ALEXANDRIA — The importance of the 2014 election cycle in determining the future direction of the country is being stressed by U.S. Rep. Susan Brooks.
Brooks, R-5th District, met with the Madison County Tea Party on Wednesday in Beulah Park’s auditorium to discuss a variety of issues.
Brooks said many people serving in Congress care about doing the right thing, but have different philosophical approaches to accomplishing goals. She said it’s difficult for the two political parties to reach a common ground on many issues, including entitlement reform.
“The Republican Party wants smaller government; reduce the federal debt and have a balanced budget,” she said.
Brooks said Republicans are trying to determine how to get people off of food stamps and unemployment insurance and back to work.
She said previous farm bills, which provides the funding for food stamps, had a provision requiring people to work, but many states granted waivers so able-bodied adults didn’t have to work.
“We want that inserted back into the farm bill,” Brooks said. “We want to encourage people to get the training they need to return to work. There is a culture that we need to change in this country.”
When asked about stopping what a tea party member saw as the advance of socialism, Brooks said it’s not easy to pass legislation when there is a divided government.
She said Republicans are the minority party in Washington, D.C., and that the U.S. House has voted more than 40 times to repeal or reduce funding for Obamacare, but no action is taken in the Senate.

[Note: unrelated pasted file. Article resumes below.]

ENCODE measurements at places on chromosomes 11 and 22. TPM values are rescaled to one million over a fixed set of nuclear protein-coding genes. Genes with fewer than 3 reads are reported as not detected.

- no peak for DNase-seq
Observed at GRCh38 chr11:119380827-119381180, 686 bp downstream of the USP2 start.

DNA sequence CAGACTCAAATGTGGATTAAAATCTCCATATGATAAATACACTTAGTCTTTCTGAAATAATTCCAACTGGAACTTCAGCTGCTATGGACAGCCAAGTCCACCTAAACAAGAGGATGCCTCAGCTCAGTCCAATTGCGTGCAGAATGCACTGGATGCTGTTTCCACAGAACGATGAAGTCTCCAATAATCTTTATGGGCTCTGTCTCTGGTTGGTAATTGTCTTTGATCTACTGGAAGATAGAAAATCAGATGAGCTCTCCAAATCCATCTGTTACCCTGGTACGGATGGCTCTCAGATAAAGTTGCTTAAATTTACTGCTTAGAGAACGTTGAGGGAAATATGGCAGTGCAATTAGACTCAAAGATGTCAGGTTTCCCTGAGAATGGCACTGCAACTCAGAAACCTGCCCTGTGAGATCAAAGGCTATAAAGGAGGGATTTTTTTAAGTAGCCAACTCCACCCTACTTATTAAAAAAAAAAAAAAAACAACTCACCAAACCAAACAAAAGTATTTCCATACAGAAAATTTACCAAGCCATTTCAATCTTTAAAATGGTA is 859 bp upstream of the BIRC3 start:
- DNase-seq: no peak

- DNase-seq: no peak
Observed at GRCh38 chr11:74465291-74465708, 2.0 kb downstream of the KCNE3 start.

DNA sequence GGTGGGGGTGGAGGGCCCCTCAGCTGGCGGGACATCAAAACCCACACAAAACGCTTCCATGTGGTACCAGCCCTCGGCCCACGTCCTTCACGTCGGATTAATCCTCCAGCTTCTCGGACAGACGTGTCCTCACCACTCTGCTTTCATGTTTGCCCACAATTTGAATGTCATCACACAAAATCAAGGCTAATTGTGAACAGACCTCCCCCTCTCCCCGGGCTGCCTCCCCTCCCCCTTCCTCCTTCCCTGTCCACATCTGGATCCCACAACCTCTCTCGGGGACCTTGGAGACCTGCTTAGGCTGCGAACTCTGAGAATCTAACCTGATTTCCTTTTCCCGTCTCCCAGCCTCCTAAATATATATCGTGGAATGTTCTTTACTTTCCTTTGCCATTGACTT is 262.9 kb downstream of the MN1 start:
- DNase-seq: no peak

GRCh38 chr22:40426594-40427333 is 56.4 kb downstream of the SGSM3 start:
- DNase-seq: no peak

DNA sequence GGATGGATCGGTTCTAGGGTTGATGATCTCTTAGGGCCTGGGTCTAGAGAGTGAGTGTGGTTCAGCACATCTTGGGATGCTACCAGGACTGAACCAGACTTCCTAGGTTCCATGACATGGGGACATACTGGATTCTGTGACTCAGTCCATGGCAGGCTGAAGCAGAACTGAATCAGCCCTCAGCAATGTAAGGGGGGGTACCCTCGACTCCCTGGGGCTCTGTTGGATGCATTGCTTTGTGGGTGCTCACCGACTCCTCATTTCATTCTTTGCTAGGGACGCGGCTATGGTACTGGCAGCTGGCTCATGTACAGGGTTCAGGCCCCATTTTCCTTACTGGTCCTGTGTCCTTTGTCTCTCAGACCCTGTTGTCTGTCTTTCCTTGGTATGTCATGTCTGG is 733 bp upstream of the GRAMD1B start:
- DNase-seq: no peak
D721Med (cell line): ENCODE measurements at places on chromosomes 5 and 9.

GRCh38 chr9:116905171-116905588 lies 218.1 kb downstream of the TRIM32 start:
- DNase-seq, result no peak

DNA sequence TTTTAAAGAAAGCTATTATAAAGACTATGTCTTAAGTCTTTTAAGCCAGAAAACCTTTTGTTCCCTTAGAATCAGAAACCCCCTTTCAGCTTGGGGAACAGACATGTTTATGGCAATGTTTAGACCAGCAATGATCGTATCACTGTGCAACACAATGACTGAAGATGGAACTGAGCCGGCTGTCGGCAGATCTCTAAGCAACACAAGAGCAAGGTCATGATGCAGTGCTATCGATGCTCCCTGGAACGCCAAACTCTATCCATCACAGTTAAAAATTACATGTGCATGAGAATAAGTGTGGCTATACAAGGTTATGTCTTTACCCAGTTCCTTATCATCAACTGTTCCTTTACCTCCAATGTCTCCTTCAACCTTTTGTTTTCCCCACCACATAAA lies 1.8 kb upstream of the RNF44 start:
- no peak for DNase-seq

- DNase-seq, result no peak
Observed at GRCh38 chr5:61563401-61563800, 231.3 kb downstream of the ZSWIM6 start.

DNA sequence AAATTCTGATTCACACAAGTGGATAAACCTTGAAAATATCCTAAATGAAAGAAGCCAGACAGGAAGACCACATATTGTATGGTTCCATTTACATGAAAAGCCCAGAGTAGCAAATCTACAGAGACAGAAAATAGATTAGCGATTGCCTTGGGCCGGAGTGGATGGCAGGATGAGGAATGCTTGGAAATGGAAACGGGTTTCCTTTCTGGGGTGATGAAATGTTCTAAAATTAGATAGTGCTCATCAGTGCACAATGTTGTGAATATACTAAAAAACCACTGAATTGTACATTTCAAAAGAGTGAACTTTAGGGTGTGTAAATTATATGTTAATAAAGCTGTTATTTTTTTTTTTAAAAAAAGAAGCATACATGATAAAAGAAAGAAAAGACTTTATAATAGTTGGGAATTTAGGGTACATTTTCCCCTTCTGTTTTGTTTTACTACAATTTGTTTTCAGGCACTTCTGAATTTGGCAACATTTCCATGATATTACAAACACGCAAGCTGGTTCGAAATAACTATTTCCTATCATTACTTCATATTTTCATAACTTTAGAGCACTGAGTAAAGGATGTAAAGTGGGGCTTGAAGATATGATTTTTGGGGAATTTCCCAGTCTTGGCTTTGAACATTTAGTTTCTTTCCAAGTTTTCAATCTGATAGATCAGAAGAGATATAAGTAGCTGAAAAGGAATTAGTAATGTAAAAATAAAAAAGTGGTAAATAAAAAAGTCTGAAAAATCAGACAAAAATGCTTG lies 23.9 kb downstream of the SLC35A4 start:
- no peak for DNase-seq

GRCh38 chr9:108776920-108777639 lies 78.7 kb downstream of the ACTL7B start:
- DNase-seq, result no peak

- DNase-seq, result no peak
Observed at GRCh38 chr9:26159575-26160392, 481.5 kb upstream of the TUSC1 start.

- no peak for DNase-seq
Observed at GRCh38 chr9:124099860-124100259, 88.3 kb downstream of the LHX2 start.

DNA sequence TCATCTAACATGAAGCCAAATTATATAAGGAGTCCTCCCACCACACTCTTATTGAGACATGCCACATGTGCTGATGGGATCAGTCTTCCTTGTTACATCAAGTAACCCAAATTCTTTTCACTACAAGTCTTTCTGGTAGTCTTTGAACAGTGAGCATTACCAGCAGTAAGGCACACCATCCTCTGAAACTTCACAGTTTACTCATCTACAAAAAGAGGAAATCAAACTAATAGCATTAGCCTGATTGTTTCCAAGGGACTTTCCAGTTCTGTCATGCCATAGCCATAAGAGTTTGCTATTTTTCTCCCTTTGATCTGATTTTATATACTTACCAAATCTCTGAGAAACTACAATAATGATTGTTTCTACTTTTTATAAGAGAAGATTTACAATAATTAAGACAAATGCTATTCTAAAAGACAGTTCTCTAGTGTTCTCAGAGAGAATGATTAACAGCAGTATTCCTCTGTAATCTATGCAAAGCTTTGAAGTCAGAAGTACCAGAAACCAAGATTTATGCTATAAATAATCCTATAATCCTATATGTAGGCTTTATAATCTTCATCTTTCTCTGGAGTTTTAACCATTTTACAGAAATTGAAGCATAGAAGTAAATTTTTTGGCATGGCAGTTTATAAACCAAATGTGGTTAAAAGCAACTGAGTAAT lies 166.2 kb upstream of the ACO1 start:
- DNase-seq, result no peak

“We need to make great strides in 2014,” Brooks said. “Elections matter. If we can pick up six or seven seats in the Senate, it would make an impact on (President Barack) Obama’s last years in office.”
Asked about immigration reform, Brooks said the Republican-controlled House will not consider the comprehensive immigration bill passed by the Senate.
“The House is addressing each issue separately,” she said. “The Homeland Security Committee has passed a border security bill that I hope the House will consider.
“It requires Congress to define what makes a secure border,” Brooks said. “There is no plan for border security. The bill adds more resources for border security.”
When asked if she follows constituent views or the party leadership on legislation, Brooks said her office keeps track of comments for and against specific issues.
“The party’s responsibility is to listen to the people,” she said. “I won’t vote for anything that goes against the Constitution.”
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